Librarians report: IGD promoting the library one person at a time

We’ve all heard the phrase that goes something like; “If I could get just one person to—insert accomplishment— my work is done here!” This is exactly what International Games Day (IGD) did for us. Our thought was: if IGD could help us promote the library by informing just one person we are here, helping one person see what the library has to offer, or if we could gain just one library patron as a result of IGD; our job would be done. Amazingly this is exactly what happened.

At the end of IGD, thanks in great part to IGD’s sponsors who kindly donated game prizes, a child who came to the library for the first time with his grandmother not only had a great time but he also won one of the prizes. The program and the prize proved such a wonderful experience for this young patron that he has become an all-time regular. Not a week or two goes by without us spotting this young boy. His grandmother has told us that he loves the library, asks to go to the library, and (most importantly) asks when we will have another IGD program.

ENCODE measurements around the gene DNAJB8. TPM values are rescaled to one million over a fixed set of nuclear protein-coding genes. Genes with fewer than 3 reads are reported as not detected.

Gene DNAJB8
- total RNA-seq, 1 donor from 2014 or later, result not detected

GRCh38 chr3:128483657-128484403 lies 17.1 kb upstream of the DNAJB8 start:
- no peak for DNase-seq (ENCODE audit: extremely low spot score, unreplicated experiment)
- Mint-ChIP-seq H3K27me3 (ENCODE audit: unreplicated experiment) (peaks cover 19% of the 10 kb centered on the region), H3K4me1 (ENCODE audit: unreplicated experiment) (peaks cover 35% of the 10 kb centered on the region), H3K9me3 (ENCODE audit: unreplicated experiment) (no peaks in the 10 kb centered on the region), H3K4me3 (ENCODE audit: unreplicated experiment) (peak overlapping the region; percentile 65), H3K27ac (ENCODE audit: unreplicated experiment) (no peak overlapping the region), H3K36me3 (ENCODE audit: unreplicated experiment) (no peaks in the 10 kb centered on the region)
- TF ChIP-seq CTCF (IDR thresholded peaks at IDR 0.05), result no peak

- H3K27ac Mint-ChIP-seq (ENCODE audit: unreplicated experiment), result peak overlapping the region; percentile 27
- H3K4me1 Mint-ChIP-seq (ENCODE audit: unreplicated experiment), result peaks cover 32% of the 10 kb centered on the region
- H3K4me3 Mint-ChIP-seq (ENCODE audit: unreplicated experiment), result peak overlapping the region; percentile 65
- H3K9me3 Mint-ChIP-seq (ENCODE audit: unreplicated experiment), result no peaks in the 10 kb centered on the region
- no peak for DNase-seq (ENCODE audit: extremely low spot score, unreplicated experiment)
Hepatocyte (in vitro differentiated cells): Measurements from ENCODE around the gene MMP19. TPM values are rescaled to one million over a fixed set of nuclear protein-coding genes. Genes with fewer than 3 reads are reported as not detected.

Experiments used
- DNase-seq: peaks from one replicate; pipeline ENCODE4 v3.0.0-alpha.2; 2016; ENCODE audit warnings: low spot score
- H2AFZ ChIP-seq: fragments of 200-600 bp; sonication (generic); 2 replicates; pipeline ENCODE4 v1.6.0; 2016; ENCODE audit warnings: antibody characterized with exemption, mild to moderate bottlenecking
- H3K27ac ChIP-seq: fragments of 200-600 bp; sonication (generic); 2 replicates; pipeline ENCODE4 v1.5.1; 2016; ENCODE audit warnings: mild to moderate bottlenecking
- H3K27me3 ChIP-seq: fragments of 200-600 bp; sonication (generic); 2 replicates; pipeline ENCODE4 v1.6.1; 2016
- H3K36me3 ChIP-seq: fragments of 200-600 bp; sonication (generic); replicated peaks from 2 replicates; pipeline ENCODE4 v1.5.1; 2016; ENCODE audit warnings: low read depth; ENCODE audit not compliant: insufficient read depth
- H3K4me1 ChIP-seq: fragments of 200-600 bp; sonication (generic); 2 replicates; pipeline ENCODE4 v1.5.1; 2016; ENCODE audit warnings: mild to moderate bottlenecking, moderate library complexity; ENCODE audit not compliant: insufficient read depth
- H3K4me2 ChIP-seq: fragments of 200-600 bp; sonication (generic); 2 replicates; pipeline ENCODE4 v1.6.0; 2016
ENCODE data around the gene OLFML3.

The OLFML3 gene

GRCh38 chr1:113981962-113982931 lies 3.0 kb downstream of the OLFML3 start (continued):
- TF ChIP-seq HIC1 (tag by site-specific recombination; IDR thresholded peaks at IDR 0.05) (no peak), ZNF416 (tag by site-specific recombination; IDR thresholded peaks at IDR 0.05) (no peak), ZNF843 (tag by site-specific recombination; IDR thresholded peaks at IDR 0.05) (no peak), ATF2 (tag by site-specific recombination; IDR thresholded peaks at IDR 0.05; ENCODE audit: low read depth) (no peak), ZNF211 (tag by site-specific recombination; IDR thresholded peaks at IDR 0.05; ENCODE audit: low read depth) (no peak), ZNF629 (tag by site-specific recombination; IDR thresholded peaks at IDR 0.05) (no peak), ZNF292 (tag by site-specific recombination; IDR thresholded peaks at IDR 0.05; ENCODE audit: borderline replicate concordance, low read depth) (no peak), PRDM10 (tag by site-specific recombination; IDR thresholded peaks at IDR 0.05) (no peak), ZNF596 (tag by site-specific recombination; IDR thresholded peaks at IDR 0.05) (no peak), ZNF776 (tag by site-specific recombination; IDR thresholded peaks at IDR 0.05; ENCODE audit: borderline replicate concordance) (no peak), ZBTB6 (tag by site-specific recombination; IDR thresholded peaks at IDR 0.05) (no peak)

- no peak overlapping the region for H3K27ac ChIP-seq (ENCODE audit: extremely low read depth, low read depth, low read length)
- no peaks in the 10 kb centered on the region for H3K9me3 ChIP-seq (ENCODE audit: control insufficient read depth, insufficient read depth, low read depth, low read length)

The fond memories this young boy is forming about the library today will ensure he keeps coming for years to come; maybe even his entire life. One day he may even share his love for the library with his own kids, who in turn might share their love for the library with their kids. Imagine how great it would be if one day we could trace two, or perhaps even more, generations of regular library goers to an International Games Day event?

The small things we do today can have very long ramifications and it’s precisely because of this that what we do matters. Librarianship is a humble yet rewarding profession. Sure enthusiasm is contagious, and if we love and are passionate about what we do people feel it and will want to come back, but enthusiasm and passion alone are not enough. We need good, fun, and memorable programs to keep people excited about the library and International Games Day is exactly that. Without IGD, who knows if this child would have ever developed the love for the library he now feels.

Dario Toribio graduated from Emporia State in December of 2012 and started working at Denver Public Library in March 2013. He is a father of four, originally from Uruguay but moved to the States in the year 2000. He is a musician, a chess player, he make websites for fun, he loves astronomy, his hero is Carl Sagan! Oh, and he has way too many hobbies!

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